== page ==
Bhoir, who hails from the Koli community that falls under the Other Backward Community (OBC) category, says that in the current circumstances, a political worker needs to have a backup in place to face any kind of rectification or changes in their constituencies. 

According to Miranda, a large proportion of those residing in the slums in her electoral ward happen to be migrants and may not be registered voters in her area. There could be a critical mismatch between the number of actual residents and the voting electorate that could reflect in the policies decided by the corporation. 

Read more: Lockdown 2021: What changed for the Mumbai migrant worker’s journey back home

What do the political parties say? 

Major changes in ward boundaries as per the 2011 census had affected political calculations in a big way in the last 2017 elections. Almost all the 227 ward boundaries were rejigged to align with the shift in population from the island city to the suburbs. Hence, no one wants to take any chances now. The Congress’ opposition leader in BMC, Ravi Raja wrote to the election commission in June accusing that the boundaries of 45 electoral wards were deliberately skewed to favour a particular party and demanded a reassessment. 

Leader of the Bharatiya Janata Party (BJP) Prabhakar Shinde challenged the accusation by stating that the changes in 2017 were made by the Election Commission as per rules and since no major topographical changes have taken place, a status quo could be maintained. The party also accused the Shiv Sena of deliberately trying to delay the Census as reported here. 

Maharashtra’s State Election Commission issued a notification in August confirming that the delimitation of the civic electoral wards would be based on the 2011 census. 

The Shiv Sena has displayed its support towards the rectification of boundaries, alleging that in the 2017 elections, they lost 30 seats to the BJP because boundaries were modified. The BMC says that it is following the EC guidelines.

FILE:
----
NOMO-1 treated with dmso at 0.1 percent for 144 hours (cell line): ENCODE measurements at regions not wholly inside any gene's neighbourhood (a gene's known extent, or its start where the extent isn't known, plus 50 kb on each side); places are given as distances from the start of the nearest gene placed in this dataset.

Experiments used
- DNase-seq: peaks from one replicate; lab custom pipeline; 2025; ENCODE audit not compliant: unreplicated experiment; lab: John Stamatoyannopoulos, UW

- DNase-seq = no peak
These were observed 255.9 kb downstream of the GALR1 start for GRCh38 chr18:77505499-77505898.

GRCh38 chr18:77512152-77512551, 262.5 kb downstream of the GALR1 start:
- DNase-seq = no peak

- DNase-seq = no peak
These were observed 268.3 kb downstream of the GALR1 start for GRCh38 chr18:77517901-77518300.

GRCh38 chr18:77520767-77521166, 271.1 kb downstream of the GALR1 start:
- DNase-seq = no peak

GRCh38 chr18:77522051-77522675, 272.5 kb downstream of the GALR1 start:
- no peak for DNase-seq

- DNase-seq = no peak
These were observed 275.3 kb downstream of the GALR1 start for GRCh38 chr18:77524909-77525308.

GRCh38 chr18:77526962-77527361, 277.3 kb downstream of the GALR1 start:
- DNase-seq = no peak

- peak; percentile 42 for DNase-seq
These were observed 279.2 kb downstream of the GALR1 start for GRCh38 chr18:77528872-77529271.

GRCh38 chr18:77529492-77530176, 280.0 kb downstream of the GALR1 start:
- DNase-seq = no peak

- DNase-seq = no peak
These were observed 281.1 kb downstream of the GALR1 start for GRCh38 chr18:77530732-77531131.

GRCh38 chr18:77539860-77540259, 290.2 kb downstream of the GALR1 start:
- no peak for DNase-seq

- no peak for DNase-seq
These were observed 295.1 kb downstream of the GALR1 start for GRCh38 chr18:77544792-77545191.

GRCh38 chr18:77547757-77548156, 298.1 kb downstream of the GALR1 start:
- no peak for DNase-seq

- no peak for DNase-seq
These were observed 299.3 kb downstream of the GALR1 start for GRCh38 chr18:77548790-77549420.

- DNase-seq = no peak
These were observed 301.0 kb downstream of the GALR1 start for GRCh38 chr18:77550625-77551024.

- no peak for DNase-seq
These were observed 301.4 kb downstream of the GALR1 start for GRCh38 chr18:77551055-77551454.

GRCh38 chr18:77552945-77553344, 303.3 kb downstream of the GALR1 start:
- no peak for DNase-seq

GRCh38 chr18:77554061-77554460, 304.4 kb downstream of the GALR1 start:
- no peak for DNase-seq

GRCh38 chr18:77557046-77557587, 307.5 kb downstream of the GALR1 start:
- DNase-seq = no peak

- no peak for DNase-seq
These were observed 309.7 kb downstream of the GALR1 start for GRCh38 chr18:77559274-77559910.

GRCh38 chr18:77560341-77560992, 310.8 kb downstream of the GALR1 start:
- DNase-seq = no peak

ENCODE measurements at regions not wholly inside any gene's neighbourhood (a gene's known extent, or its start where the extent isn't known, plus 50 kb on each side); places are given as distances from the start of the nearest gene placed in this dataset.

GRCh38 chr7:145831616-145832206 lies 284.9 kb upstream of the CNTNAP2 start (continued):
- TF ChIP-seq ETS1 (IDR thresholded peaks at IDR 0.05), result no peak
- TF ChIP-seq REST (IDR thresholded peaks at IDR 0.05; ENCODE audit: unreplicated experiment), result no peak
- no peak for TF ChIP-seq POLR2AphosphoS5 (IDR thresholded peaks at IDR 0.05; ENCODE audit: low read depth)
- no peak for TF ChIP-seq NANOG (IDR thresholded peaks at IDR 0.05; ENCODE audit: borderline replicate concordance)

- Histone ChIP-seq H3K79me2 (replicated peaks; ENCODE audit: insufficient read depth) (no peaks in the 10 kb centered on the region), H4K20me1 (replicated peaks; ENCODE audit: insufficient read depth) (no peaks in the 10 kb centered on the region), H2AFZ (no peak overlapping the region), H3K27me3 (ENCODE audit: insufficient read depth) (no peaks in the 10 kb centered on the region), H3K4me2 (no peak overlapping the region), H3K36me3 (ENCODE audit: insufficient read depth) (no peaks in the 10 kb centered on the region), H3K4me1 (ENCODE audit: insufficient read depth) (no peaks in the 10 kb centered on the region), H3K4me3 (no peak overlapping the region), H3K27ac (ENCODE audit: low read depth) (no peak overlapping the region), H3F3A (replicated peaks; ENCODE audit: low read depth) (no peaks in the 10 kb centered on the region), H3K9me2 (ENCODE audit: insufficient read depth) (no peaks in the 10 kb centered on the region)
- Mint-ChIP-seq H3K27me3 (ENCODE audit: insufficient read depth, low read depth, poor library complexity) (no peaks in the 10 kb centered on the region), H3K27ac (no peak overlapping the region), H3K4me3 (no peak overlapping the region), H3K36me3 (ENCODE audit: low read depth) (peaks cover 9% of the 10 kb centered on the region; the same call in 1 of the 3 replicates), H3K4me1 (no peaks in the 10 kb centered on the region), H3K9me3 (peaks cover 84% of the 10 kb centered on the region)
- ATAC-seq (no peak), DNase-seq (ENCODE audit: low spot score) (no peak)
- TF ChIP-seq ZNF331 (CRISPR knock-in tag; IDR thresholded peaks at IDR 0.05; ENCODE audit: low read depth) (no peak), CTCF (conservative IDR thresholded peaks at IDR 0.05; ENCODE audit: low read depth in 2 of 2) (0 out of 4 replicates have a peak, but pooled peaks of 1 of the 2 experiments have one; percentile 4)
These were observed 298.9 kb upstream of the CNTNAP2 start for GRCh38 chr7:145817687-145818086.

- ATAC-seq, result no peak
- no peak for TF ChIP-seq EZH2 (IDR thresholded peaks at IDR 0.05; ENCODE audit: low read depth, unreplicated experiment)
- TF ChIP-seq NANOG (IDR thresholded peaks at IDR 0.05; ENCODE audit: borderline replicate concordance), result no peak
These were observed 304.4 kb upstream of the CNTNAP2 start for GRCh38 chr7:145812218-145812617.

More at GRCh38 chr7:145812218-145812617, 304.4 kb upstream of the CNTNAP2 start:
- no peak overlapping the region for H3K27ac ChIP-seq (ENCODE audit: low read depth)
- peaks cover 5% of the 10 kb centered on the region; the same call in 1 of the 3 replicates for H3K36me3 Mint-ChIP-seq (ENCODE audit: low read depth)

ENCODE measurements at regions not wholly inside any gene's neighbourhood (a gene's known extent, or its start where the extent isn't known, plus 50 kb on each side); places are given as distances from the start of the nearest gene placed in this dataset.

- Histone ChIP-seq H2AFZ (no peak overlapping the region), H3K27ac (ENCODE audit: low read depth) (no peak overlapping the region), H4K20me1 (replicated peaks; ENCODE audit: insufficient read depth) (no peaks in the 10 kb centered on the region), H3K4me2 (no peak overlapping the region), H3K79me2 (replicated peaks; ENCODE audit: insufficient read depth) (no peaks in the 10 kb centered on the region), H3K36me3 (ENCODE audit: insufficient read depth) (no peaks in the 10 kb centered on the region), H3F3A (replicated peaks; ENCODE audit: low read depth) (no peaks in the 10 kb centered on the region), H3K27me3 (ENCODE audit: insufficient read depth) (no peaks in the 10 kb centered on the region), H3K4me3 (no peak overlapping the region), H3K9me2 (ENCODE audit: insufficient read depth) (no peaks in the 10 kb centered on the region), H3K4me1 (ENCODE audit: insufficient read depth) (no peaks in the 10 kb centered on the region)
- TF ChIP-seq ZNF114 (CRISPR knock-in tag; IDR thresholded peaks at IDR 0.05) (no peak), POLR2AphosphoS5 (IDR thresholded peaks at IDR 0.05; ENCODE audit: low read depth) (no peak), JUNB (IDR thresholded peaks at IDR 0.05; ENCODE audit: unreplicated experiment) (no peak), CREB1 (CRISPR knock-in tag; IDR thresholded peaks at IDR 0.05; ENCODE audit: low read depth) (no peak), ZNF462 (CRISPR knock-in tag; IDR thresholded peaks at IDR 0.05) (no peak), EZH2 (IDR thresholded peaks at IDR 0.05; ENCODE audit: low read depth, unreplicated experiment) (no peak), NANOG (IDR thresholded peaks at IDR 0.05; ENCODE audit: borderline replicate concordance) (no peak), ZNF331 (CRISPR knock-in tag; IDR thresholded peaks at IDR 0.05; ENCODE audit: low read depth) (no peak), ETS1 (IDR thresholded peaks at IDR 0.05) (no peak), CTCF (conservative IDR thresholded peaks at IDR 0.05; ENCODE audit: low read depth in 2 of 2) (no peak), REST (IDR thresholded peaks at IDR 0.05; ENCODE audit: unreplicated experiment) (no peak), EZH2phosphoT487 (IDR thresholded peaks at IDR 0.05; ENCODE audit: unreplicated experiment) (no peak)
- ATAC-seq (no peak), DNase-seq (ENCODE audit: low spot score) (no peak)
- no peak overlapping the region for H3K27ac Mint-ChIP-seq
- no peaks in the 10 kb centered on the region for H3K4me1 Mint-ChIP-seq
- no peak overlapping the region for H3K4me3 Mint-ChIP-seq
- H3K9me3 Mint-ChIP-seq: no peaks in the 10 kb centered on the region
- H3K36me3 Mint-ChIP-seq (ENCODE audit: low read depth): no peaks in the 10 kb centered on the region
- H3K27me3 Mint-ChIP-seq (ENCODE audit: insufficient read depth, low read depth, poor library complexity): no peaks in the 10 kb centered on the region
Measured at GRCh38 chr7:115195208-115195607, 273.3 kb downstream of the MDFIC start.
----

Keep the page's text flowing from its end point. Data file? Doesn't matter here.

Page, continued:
What do civic activists say? 

Godfrey Pimenta of the Watchdog Foundation says that keeping information from the public is deliberate and has become the norm. “Though the rectification in constituencies is supposed to be put up in public domain to call for suggestions and objections from the general public, very often, the authorities are tight-lipped. The advertisements calling for public comments are very often put up in obscure newspapers and outside the political fraternity, very few get to know of the details of this entire exercise,” says Pimenta.

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About Hepzi Anthony 96 Articles
Hepzi Anthony is an independent journalist from Mumbai, who writes on public policy, governance, urban development, mobility, environment etc. She started her career in journalism with The Asian Age and since then has worked with publications like Mid-day and the Free Press Journal. In a career spanning over two and a half decades - both as a full-time reporter and as a freelancer - she has covered various aspects of life in Mumbai right from crime to courts, education, municipal corporation to political parties and the state secretariat. She also briefly dabbled in doing TV stories for Mid-day Television. She feels strongly about the reducing tree cover of Mumbai and believes that spaces like Aarey and Sanjay Gandhi National Park should be safeguarded by the city and its people.